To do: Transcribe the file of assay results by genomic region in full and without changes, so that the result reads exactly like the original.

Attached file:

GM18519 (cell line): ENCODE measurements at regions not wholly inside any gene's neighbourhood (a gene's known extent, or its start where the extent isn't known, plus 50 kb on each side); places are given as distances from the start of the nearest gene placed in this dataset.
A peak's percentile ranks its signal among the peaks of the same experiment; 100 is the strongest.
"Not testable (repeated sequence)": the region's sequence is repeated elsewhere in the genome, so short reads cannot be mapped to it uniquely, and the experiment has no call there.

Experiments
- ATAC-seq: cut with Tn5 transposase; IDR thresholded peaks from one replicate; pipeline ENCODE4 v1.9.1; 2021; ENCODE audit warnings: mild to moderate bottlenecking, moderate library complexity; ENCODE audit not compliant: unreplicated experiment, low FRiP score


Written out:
GM18519 (cell line): ENCODE measurements at regions not wholly inside any gene's neighbourhood (a gene's known extent, or its start where the extent isn't known, plus 50 kb on each side); places are given as distances from the start of the nearest gene placed in this dataset.
A peak's percentile ranks its signal among the peaks of the same experiment; 100 is the strongest.
"Not testable (repeated sequence)": the region's sequence is repeated elsewhere in the genome, so short reads cannot be mapped to it uniquely, and the experiment has no call there.

Experiments
- ATAC-seq: cut with Tn5 transposase; IDR thresholded peaks from one replicate; pipeline ENCODE4 v1.9.1; 2021; ENCODE audit warnings: mild to moderate bottlenecking, moderate library complexity; ENCODE audit not compliant: unreplicated experiment, low FRiP score